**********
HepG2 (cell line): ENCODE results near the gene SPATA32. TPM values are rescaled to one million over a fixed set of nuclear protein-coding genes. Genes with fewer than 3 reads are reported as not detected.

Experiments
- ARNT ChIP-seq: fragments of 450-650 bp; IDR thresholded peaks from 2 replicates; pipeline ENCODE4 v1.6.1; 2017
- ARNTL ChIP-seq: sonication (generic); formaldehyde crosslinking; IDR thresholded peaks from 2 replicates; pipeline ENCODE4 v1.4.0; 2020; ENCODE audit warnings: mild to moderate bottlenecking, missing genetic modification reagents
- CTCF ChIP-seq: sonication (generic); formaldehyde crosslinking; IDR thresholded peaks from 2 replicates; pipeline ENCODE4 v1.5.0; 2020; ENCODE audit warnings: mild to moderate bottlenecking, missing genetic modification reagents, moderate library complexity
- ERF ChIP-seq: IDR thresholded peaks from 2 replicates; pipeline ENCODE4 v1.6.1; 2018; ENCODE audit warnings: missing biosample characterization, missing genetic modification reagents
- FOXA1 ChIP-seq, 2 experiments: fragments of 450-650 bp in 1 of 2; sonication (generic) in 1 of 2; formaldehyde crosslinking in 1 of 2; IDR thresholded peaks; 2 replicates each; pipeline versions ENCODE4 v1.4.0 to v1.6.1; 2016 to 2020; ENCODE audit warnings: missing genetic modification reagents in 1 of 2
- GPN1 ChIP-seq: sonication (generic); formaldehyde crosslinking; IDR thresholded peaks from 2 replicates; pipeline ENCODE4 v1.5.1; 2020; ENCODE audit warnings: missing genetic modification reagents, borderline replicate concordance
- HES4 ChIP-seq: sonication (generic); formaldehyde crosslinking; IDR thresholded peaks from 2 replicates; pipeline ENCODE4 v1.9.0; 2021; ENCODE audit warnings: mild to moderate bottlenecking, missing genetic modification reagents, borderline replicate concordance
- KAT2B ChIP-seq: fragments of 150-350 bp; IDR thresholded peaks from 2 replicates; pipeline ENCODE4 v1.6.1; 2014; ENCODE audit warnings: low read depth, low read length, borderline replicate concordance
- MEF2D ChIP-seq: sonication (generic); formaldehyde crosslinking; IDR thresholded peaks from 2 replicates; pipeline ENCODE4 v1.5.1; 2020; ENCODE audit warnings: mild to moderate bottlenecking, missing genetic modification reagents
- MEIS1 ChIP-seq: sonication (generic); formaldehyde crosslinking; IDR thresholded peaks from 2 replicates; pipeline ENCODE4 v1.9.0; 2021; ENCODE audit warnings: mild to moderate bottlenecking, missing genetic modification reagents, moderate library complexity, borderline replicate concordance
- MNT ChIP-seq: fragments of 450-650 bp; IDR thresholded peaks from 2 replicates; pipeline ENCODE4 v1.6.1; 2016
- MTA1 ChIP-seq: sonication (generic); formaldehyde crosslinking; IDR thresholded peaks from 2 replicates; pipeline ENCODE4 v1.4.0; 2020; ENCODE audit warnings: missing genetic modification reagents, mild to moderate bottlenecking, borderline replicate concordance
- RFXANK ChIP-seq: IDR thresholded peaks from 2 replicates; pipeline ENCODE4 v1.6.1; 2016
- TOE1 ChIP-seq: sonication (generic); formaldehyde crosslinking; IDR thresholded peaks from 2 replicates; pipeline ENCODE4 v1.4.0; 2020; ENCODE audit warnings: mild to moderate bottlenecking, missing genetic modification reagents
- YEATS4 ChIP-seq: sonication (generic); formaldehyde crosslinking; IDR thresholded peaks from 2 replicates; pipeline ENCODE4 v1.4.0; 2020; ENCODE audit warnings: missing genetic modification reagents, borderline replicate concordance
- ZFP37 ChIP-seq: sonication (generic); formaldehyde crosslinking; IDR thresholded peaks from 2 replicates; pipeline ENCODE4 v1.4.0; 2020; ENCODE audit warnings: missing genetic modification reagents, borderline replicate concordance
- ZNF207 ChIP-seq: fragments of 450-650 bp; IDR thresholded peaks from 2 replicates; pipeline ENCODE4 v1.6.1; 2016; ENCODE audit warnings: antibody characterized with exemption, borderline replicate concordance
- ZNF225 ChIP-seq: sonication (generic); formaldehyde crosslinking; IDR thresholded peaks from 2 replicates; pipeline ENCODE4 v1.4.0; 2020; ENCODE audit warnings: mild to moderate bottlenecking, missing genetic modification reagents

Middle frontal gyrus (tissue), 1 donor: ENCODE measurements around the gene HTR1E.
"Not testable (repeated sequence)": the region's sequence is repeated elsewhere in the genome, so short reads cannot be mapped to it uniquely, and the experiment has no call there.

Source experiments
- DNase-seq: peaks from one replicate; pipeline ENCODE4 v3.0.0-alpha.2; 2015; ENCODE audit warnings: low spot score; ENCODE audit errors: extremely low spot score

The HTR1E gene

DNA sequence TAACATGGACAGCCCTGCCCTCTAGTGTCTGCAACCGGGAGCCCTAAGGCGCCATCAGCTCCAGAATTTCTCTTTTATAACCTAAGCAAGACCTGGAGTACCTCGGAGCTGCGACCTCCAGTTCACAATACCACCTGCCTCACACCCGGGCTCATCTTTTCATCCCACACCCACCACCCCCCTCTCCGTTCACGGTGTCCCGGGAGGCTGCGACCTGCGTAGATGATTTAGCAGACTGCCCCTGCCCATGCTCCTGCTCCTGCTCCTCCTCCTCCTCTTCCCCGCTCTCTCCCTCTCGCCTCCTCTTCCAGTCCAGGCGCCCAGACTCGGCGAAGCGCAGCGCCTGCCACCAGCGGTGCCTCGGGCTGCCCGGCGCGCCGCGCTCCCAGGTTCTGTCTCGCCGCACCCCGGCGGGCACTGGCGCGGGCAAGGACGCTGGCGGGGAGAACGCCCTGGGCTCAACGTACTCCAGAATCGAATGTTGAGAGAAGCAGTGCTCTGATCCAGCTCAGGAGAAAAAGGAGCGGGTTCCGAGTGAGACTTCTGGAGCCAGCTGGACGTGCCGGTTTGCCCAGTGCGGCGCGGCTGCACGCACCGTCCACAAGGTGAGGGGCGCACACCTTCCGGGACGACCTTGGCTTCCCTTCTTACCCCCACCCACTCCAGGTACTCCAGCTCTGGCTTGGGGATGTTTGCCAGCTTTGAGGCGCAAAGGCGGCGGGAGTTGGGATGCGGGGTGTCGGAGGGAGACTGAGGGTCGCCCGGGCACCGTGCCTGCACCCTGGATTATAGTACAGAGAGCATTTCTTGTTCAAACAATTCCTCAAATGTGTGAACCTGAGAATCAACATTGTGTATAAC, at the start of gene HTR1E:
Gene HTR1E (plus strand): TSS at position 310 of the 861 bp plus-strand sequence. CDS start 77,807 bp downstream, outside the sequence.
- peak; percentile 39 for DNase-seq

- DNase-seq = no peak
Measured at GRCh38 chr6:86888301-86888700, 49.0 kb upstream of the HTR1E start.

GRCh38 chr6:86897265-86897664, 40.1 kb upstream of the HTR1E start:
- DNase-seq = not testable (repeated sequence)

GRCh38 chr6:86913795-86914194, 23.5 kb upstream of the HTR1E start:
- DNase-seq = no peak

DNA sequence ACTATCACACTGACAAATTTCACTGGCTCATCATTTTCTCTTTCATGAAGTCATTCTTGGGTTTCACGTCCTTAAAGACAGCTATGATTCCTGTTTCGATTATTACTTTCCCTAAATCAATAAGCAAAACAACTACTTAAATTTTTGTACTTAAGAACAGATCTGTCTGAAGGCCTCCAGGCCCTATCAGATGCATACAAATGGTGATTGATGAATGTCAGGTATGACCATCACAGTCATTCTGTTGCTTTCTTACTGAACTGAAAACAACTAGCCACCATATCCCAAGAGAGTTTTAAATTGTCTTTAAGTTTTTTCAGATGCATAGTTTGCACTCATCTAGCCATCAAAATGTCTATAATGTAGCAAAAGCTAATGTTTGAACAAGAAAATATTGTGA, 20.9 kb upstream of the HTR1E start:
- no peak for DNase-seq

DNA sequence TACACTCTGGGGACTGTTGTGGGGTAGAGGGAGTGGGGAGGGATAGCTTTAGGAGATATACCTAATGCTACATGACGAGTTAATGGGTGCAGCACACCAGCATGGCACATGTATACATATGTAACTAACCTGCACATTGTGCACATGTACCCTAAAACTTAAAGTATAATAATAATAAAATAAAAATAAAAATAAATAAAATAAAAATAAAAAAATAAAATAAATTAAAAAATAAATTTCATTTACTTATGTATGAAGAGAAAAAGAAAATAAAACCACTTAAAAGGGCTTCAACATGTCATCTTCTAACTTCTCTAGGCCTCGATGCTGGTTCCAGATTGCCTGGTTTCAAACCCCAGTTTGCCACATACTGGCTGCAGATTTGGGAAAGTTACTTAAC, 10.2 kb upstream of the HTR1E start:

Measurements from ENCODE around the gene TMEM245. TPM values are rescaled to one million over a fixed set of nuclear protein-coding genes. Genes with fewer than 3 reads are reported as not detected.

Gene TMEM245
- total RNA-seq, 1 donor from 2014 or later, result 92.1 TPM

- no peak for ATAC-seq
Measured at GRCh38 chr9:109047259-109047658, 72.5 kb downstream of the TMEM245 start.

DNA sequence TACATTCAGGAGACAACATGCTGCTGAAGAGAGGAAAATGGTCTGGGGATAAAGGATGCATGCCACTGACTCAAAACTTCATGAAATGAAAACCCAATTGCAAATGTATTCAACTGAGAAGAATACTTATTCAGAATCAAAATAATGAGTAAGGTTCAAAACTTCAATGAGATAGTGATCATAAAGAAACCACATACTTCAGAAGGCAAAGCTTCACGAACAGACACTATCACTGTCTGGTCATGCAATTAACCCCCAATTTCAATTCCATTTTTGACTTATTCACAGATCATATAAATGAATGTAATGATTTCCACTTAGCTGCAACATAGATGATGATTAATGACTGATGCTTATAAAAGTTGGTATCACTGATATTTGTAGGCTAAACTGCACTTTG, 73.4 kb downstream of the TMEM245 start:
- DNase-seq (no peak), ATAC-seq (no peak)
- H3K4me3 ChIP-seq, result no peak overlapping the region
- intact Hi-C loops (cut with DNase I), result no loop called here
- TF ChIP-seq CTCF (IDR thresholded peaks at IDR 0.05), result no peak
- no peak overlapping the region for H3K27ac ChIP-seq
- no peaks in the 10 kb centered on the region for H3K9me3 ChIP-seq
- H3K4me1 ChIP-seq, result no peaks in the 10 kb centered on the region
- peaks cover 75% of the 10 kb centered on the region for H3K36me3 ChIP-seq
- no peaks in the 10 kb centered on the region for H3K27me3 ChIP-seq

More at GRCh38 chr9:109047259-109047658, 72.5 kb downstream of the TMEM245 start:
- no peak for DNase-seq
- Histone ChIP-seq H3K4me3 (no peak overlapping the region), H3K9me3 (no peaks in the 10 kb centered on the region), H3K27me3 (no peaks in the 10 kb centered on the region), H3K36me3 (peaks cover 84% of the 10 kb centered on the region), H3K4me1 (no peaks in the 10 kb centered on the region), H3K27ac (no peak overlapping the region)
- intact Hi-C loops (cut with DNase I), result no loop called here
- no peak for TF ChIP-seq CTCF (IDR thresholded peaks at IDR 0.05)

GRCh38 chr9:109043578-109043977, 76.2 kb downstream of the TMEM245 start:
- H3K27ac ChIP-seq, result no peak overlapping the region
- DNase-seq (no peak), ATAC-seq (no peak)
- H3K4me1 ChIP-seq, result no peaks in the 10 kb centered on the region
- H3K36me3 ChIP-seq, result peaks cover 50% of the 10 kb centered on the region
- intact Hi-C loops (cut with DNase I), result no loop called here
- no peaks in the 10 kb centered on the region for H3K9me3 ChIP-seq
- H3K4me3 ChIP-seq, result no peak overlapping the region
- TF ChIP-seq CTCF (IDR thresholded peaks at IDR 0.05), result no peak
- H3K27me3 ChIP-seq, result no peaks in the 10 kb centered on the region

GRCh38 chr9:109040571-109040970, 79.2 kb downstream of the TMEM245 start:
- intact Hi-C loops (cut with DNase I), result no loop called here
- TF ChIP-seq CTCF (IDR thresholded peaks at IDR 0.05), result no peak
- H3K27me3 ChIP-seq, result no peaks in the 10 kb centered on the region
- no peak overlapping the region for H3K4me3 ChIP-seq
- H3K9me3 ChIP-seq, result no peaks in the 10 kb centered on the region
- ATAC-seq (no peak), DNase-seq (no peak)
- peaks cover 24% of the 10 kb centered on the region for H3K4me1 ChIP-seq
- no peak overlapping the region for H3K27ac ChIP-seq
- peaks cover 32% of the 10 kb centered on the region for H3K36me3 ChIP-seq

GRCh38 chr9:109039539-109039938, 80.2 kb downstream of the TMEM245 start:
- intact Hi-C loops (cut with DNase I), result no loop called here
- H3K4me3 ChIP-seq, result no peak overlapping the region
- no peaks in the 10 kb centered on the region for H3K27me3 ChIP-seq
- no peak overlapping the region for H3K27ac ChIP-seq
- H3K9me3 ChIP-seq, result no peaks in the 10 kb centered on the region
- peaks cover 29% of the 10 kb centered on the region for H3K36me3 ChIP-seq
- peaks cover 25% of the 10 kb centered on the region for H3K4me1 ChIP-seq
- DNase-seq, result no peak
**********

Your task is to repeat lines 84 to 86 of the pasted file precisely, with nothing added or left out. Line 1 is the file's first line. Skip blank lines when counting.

- peaks cover 29% of the 10 kb centered on the region for H3K36me3 ChIP-seq
- peaks cover 25% of the 10 kb centered on the region for H3K4me1 ChIP-seq
- DNase-seq, result no peak